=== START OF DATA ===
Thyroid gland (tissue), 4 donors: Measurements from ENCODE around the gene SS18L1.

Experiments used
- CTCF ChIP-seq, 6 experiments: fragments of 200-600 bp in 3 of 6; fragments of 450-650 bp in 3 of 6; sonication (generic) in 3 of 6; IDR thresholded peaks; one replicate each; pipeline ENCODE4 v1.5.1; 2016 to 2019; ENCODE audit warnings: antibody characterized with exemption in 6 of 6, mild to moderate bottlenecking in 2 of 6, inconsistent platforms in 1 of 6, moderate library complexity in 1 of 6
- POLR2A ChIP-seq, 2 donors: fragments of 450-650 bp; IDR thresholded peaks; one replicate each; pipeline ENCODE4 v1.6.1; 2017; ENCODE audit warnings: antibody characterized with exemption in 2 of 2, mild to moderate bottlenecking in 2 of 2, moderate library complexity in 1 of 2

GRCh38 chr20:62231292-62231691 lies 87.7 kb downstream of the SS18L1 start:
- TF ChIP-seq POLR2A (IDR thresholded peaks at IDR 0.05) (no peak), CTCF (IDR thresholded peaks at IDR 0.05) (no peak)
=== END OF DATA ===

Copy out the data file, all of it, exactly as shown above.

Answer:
Thyroid gland (tissue), 4 donors: Measurements from ENCODE around the gene SS18L1.

Experiments used
- CTCF ChIP-seq, 6 experiments: fragments of 200-600 bp in 3 of 6; fragments of 450-650 bp in 3 of 6; sonication (generic) in 3 of 6; IDR thresholded peaks; one replicate each; pipeline ENCODE4 v1.5.1; 2016 to 2019; ENCODE audit warnings: antibody characterized with exemption in 6 of 6, mild to moderate bottlenecking in 2 of 6, inconsistent platforms in 1 of 6, moderate library complexity in 1 of 6
- POLR2A ChIP-seq, 2 donors: fragments of 450-650 bp; IDR thresholded peaks; one replicate each; pipeline ENCODE4 v1.6.1; 2017; ENCODE audit warnings: antibody characterized with exemption in 2 of 2, mild to moderate bottlenecking in 2 of 2, moderate library complexity in 1 of 2

GRCh38 chr20:62231292-62231691 lies 87.7 kb downstream of the SS18L1 start:
- TF ChIP-seq POLR2A (IDR thresholded peaks at IDR 0.05) (no peak), CTCF (IDR thresholded peaks at IDR 0.05) (no peak)